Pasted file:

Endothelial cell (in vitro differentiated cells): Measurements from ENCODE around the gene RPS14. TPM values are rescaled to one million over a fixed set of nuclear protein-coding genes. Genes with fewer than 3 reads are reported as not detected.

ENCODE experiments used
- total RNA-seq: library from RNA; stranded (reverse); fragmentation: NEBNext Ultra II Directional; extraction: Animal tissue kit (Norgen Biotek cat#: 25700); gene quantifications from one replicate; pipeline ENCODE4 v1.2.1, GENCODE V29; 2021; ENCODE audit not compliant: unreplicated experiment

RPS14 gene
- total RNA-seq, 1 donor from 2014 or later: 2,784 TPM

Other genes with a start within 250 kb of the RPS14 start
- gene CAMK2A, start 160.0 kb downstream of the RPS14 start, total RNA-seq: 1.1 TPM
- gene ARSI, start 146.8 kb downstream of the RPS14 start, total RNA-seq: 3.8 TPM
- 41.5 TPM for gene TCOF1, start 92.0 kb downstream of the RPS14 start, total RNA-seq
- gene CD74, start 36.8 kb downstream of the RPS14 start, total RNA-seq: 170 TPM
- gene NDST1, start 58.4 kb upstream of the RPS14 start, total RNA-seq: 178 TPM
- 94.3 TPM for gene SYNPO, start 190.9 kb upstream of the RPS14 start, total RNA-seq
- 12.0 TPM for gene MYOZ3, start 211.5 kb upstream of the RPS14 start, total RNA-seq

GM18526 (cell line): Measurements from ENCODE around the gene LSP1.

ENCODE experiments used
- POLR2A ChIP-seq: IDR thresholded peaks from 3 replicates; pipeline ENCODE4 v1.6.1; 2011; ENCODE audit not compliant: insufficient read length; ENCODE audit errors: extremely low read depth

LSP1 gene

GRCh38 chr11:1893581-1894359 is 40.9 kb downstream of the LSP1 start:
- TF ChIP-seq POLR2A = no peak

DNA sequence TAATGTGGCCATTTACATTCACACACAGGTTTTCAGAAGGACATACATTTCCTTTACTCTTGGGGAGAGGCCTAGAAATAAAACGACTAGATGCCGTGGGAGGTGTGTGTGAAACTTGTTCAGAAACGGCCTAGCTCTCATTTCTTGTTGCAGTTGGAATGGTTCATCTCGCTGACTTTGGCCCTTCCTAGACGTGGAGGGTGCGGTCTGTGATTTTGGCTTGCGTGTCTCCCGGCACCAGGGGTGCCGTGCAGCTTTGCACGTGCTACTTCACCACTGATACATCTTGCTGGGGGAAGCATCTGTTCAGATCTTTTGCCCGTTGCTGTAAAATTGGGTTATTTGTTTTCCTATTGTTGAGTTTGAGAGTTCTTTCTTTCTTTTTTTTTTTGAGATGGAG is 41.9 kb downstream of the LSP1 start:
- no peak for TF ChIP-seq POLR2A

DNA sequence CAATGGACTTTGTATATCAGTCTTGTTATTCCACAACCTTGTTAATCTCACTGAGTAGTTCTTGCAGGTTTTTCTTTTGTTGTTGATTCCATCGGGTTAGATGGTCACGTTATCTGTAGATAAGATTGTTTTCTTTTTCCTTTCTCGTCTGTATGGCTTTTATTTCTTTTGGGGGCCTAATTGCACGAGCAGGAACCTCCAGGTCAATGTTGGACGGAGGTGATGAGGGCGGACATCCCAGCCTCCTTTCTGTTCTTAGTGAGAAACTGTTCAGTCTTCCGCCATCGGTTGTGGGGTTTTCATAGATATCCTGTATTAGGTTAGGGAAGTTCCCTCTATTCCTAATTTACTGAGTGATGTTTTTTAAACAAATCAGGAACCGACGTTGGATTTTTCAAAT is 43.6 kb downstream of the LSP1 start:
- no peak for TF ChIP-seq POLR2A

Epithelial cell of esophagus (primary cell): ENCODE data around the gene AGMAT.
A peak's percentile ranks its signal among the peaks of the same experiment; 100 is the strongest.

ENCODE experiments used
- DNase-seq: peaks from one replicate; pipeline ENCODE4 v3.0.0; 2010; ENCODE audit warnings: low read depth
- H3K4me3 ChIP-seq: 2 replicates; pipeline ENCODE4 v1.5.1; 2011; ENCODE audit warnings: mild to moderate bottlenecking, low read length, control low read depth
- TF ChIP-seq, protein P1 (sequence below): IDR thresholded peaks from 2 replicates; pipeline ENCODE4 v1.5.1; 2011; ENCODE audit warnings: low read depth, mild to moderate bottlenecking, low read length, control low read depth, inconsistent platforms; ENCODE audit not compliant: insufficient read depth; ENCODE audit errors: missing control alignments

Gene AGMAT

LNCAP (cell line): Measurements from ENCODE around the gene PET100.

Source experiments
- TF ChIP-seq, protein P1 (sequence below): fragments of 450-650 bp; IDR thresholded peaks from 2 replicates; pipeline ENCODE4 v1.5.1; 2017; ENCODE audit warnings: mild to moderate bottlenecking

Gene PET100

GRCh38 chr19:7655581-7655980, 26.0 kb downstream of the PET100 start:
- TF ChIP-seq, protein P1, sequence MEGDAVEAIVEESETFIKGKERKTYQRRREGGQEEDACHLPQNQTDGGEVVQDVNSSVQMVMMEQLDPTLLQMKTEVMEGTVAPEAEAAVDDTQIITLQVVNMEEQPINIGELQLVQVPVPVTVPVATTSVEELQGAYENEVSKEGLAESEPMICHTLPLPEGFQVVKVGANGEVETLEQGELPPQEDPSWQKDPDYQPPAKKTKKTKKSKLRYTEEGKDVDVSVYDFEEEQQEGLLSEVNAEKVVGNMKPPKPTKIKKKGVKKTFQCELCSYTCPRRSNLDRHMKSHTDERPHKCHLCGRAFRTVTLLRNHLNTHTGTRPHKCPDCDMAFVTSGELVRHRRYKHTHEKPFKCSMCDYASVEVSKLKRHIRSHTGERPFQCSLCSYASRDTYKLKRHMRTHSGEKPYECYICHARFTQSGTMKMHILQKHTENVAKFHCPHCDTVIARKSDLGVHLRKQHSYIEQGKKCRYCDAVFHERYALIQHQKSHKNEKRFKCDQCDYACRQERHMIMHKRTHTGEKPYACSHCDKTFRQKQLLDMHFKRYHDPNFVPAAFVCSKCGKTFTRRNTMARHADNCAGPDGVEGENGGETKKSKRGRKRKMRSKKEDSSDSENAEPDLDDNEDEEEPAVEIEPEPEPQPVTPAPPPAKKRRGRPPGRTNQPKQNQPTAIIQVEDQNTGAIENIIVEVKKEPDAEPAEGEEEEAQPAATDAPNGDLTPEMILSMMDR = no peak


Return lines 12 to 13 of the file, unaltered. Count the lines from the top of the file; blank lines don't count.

- 94.3 TPM for gene SYNPO, start 190.9 kb upstream of the RPS14 start, total RNA-seq
- 12.0 TPM for gene MYOZ3, start 211.5 kb upstream of the RPS14 start, total RNA-seq